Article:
Back to Issue Ten.

An Evening at The Crown



The tongue, which is
the stethoscope of love,
is searching for a pulse
among the bottles.

It’s nestled in the mouth
of the young boy who
served me rum. Drunkenness
is everywhere. The trees
have let their branches
out like limbs, the whores.
They stumble in the wind.

My kiss has slipped off
like a dress. It keeps
on unpeeling itself, a gift.
I tell the boy his body
is a language and I want
to learn it. An addict

for his dialect, I mourn it
when it slithers back
into the bar to fill its gut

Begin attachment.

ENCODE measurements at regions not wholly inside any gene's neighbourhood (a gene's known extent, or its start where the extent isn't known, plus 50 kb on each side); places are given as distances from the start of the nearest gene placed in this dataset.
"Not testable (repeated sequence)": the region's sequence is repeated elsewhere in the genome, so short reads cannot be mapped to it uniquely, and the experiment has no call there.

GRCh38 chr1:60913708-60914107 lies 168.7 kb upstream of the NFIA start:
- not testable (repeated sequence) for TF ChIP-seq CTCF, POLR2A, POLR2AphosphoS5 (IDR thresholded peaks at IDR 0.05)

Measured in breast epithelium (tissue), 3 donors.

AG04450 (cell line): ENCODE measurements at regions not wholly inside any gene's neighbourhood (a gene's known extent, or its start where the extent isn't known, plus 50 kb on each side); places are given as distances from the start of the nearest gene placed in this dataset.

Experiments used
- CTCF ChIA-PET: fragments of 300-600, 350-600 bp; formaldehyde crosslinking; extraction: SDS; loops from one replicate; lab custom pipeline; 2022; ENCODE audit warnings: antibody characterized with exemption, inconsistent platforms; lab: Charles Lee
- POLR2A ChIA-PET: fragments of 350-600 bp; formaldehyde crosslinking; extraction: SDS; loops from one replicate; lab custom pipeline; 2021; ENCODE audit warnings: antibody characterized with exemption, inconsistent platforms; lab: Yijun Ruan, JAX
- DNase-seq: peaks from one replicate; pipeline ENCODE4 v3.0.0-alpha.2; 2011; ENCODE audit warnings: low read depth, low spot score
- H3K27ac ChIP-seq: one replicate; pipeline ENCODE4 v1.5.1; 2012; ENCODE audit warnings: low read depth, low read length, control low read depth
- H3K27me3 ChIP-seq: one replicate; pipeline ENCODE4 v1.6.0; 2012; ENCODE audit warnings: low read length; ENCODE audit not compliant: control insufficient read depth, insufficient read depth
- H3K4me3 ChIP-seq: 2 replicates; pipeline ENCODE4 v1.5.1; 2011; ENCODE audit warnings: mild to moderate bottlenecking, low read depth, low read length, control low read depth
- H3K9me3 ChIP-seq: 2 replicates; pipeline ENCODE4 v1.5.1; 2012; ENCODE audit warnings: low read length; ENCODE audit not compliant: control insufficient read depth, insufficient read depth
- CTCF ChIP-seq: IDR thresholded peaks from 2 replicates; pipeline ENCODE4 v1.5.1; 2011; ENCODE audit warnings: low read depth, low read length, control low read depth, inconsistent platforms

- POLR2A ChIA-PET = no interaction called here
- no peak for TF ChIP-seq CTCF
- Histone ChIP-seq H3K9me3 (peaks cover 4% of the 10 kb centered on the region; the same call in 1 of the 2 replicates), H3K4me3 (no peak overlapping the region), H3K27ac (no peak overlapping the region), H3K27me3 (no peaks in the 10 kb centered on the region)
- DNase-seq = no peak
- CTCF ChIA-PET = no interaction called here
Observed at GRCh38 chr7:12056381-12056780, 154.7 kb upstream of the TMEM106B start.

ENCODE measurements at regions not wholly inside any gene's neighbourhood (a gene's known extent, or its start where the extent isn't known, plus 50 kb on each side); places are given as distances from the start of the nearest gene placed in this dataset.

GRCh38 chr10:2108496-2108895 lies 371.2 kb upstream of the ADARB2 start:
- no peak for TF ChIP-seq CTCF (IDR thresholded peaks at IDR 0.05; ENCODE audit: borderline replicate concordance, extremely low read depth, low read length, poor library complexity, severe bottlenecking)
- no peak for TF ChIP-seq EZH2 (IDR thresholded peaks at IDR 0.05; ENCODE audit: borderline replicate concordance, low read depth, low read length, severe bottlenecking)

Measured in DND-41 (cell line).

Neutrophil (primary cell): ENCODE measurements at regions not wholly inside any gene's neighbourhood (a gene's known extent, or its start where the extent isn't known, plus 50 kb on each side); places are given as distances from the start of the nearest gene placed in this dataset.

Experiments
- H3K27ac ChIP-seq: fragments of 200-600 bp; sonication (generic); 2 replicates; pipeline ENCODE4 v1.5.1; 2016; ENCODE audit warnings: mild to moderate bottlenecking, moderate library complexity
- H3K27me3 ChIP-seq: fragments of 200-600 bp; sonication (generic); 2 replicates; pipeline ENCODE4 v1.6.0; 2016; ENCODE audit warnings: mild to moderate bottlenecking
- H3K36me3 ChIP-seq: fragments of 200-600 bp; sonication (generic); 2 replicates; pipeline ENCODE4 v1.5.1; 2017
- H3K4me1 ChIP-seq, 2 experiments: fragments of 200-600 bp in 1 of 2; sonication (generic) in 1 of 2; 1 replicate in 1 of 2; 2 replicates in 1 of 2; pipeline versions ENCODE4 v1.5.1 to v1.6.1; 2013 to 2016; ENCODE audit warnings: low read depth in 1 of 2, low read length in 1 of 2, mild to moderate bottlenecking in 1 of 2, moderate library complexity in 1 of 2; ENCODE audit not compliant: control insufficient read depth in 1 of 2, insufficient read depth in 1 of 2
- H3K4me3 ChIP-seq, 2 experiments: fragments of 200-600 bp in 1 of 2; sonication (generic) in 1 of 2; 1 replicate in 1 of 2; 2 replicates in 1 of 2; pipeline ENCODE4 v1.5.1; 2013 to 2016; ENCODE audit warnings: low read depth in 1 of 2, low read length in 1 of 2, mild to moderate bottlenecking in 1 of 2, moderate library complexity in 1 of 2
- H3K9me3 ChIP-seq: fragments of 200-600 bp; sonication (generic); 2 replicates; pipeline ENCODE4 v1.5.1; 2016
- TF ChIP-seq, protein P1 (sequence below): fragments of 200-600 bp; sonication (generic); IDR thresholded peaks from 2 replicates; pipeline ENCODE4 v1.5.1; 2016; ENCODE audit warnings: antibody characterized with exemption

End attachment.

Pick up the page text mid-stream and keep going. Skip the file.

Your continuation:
with more black beer.
My tongue back in my mouth
like some small bird,
love running from me
like a feral deer.

Sarah Fletcher is a British-American poet studying at Durham University and living in London. She was named a 2012 Foyle Young Poet of the Year, has received the 2012 and 2013 Christopher Tower Poetry Prizes, and has been shortlisted for the Stephen Spender Prize and Bridport Prize. Her work has been nominated for a Pushcart Prize and displayed at Olympic Park, and appears in The London Magazine, The Morning Star, and Word Riot, as well as in anthologies with The Emma Press and Eyewear Publishing. She is the author of the forthcoming pamphlet Kissing Angles (Dead Ink, 2015).